Presumably, you are reading this page because you believe you found a problem with Icarus Verilog. That's great, I very much appreciate and I do what I can to encourage effective bug reports. There is a searchable reporting system to help you to help yourself, and to help me track problems. However, in order to get a bug fixed, I still need that first bug report, and if you are like me, the labor of writing a convincing bug report (or the fear of writing an unconvincing bug report) gets in the way, especially if you find a work around. In spite of the run-around you've learned to expect from commercial software vendors, I encourage you to try to make a good report, and this page is here to help you understand what I need.
The most important rule, though, is please browse the rest of this page before sending a bug report. It is much easier for both of us if we understand what is expected.
Before I can fix an error, I need to understand what the problem is. Try to explain what is wrong and why you think it is wrong. Please try to include sample code that demonstrates the problem. Include a description of what Icarus Verilog does that is wrong, and what you expect should happen, and include the command line flags passed to the compiler to make the error happen. (This last step is often overlooked, and sometimes important.)
Browse and report bugs through the Sorceforge based bug tracking
this link (http://sourceforge.net/tracker/?group_id=149850).
If the sourceforge tracker is unavailable or if you have suggestions
for improvements, send them to the <email@example.com> mailing
list, or directly to me.
Icarus Verilog internally checks its state while it works, and if it detects something wrong that it cannot recover from, it will abort intentionally. The "assertion failure" message that the program prints in the process of dying is very important. It tells me where in the source the bad thing happened. Include that message in the bug report. If there are no assertion messages, I need to know that as well.
I also need a complete test program that demonstrates the crash. See below.
So, if your program doesn't compile, tell me so. Tell me where the error occurs, and include a complete Perfectly Valid Test Program(tm). You tell me that it fails to compile for you, and I find that it compiles for me, then hooray I fixed it. It can happen, you know. What's on my disk is more recent then the latest snapshot.
If your program does compile, but generates incorrect output, I need to know what it says and what you think it should say. From this I can take your sample program and work on Icarus Verilog until it gets the proper results. For this to work, of course, I first need to know what is wrong with the output. Spell it out, because I've been known to miss the obvious. Compiler writers often get buried in the details of the wrong problem.
In any case, please include not only the sample Verilog program, but the generated netlist file(s) and a clear indication of what went wrong. If it is not clear to me, I will ask for clarification. Be explicit. Again, I have been known to miss the obvious.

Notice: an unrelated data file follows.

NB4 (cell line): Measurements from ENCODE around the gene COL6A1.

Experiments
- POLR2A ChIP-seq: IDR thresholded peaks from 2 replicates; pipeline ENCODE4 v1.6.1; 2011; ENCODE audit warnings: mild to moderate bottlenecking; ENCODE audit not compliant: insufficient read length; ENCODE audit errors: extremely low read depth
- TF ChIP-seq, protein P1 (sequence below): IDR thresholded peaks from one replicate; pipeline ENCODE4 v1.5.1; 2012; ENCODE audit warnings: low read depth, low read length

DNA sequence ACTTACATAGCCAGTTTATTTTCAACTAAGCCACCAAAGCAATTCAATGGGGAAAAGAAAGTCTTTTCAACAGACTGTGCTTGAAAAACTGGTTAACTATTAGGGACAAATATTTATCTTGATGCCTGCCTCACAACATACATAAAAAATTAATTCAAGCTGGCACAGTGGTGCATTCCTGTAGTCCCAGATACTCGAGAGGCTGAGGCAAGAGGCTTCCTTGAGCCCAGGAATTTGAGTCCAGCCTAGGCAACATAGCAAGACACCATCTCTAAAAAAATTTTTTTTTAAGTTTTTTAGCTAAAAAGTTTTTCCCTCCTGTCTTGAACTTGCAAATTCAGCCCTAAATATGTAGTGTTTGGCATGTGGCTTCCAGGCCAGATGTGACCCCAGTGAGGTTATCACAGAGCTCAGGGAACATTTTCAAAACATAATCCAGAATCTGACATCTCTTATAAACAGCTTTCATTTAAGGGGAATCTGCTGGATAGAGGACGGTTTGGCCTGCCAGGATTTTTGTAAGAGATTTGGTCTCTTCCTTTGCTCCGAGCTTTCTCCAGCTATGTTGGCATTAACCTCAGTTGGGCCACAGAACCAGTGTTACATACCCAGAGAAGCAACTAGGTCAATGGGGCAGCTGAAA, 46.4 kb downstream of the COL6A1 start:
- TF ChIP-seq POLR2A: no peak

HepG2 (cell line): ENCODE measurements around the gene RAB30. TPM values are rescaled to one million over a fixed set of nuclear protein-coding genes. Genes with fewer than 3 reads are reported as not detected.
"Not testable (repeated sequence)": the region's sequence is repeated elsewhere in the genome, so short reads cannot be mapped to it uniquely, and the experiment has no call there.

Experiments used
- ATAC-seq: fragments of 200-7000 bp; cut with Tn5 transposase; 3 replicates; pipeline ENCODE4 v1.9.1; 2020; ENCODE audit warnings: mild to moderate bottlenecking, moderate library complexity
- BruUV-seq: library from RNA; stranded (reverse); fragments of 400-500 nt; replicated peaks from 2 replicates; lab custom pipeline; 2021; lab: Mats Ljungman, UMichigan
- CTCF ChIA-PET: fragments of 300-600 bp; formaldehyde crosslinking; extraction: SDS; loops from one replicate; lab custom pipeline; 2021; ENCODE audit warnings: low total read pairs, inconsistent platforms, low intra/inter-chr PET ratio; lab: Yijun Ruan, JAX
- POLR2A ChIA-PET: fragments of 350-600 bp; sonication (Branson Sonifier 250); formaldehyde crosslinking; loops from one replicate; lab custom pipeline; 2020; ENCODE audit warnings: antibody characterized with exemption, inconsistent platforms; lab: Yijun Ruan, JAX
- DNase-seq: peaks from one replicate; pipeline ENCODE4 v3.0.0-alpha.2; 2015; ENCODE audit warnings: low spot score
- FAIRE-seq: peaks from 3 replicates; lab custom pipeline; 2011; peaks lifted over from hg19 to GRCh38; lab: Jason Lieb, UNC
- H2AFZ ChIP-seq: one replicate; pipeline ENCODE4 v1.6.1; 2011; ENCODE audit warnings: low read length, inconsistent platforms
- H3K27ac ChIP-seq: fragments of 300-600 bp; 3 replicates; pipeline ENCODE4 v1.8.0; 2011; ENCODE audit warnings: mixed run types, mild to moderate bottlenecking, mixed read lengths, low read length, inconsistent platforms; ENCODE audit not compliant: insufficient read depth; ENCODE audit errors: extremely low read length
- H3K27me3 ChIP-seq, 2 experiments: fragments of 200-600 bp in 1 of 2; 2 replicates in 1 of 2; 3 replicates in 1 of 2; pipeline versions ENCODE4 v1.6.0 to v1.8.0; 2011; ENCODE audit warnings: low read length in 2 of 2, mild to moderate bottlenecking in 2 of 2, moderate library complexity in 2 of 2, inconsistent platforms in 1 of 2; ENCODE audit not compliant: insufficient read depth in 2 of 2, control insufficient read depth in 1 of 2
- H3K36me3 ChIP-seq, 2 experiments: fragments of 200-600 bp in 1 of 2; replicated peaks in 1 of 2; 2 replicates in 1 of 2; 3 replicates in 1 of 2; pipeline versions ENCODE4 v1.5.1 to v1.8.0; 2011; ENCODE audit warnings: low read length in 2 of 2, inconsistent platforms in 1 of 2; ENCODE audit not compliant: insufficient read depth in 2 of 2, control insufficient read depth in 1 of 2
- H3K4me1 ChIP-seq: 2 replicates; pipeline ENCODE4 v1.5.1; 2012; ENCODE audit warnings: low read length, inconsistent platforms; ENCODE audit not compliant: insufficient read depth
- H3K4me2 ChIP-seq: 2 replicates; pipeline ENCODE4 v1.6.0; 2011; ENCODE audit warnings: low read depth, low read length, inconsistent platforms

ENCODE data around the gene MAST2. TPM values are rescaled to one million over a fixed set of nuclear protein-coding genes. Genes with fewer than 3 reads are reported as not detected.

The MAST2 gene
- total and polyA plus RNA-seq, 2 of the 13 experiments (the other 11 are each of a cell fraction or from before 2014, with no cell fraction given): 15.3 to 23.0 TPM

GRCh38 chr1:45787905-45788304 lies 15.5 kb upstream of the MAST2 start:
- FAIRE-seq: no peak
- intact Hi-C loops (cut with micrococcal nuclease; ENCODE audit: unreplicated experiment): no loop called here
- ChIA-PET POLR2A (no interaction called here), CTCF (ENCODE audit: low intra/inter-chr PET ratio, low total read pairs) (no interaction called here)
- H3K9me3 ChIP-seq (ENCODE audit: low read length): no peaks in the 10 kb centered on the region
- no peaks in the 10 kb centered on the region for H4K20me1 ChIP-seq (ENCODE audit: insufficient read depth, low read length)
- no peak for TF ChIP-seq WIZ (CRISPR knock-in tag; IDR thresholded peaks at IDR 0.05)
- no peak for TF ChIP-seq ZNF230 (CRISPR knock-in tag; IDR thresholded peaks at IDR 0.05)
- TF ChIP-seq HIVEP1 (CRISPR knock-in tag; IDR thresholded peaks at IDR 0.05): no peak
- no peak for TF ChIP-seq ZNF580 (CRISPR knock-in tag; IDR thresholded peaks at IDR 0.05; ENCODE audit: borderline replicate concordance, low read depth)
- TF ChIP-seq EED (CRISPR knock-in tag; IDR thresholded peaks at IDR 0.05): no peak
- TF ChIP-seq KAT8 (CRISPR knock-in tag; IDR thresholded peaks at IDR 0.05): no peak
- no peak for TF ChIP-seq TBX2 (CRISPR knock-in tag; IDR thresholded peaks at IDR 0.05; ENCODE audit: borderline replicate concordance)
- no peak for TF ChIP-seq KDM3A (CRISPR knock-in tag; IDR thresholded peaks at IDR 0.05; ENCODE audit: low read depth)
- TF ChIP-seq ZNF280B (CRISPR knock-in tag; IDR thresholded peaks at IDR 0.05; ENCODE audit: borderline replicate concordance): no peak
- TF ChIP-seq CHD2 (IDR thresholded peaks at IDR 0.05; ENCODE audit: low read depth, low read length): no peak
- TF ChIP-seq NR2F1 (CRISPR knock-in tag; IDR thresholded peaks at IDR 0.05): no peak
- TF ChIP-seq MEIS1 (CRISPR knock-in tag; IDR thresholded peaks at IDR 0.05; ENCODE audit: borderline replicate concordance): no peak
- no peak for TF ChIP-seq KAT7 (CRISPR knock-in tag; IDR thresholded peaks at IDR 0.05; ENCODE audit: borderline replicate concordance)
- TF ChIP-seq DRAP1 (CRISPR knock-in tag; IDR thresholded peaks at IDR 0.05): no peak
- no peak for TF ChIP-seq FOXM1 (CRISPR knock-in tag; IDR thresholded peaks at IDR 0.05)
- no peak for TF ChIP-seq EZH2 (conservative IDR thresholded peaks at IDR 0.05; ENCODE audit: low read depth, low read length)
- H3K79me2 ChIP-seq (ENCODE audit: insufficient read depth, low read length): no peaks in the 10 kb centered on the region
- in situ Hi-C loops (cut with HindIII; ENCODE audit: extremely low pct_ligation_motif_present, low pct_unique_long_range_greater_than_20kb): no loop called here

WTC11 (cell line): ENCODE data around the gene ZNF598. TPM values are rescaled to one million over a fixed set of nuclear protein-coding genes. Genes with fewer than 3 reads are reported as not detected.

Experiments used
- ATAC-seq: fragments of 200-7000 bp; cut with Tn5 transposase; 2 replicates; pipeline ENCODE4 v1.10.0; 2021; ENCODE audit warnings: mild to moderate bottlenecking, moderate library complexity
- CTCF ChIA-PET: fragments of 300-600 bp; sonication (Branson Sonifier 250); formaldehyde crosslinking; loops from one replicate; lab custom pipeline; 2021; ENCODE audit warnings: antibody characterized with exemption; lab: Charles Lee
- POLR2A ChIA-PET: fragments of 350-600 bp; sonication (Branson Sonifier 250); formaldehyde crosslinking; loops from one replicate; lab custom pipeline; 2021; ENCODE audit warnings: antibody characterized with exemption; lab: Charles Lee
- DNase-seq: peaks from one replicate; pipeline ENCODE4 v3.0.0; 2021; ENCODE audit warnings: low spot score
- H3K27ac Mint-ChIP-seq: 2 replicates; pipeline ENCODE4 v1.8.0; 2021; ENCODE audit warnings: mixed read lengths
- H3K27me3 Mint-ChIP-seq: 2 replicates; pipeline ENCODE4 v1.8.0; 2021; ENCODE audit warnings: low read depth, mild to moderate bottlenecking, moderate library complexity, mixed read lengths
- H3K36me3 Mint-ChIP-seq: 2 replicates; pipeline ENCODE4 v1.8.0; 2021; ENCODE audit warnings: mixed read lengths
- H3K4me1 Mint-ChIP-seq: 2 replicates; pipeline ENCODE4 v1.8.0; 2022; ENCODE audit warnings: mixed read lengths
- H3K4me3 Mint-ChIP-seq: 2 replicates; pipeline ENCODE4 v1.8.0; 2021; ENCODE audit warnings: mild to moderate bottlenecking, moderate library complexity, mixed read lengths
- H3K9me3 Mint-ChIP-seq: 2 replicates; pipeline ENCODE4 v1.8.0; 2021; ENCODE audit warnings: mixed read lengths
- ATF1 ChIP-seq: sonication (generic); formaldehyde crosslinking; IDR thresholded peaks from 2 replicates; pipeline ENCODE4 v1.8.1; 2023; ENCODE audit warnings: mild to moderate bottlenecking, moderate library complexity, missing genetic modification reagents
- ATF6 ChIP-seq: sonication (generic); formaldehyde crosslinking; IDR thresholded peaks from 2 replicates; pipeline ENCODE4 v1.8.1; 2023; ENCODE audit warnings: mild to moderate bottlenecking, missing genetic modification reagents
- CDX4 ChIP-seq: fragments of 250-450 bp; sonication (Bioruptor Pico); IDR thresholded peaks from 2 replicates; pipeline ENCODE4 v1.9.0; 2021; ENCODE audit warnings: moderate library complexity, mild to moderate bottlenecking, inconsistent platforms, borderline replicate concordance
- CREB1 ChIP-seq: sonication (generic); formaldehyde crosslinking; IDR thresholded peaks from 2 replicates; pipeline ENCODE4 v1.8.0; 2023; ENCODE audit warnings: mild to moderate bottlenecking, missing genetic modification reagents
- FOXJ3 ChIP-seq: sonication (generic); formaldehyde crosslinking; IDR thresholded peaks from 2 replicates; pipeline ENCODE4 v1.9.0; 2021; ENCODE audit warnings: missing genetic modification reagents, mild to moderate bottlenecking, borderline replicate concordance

Also, include the command line you use to invoke the compiler. For example:
So when you send a test case, ask yourself "Can poor overworked Steve invoke the error without any Verilog other then what is included?" And while we are at it, please place a copyright notice in your test program and include a GPL license statement if you can. Your test program may find its way into the test suite, and the notices will make it all nice and legal. (See COPYRIGHT ISSUES below.)
I most prefer patches made via the "git format-patch" command. These patches contain all the information needed to not only apply to the source tree, but it also includes hints where in the history of the branch the patch applies. Learn about git if you are planning on doing any non-trivial Icarus Verilog patches, and look at the Icarus Verilog Developer Guide.
Next best is context diffs as emitted by diff from GNU diffutils. Human beings can read such things, and they are resilient to changing originals. A good set of flags to diff are ``diff -cNB''. With such diffs, I can look at the changes you are offering and probably tell at a glance that they are plausible. Then I can use patch(1) to apply them. Or I can apply them by hand.
I find replacement files particularly inconvenient. Replacement files do not clearly highlight what they change, and they are particularly difficult to merge with local changes to the file. Please, if your changes are restricted to a single file, it is easy for you to use the diff command on that file, and diffs of this form are infinitely easier for me to accept, approve and apply. If you just send me a replacement file, I'll probably send it back to you to make a patch.
Now that you have the perfect patch, please tell me what this patch is supposed to accomplish, and if appropriate include a test program that demonstrates the efficacy of the patch. (If I have no idea what the patch is for, I will ask for clarification before applying it.) The test program may well find its way into the regression test suite, so include copyright notices.
I must insist that any copyright material submitted for inclusion include the GPL license notice as shown in the rest of the source.
And this of course brings up the issue of copyright status of test programs sent as bug reports. Basically, I presume when sample code is sent as part of a bug report that you are granting me license to redistribute it (properly attributed, of course) in a test suite or other forum. In particular, code that might reveal trade secrets and intellectual property should not be sent to me. If you are reporting a problem you are encountering in such code, try making a contrived example that does the trick. Just realize that I signed no non-disclosure agreements, so am not bound to non-disclosure.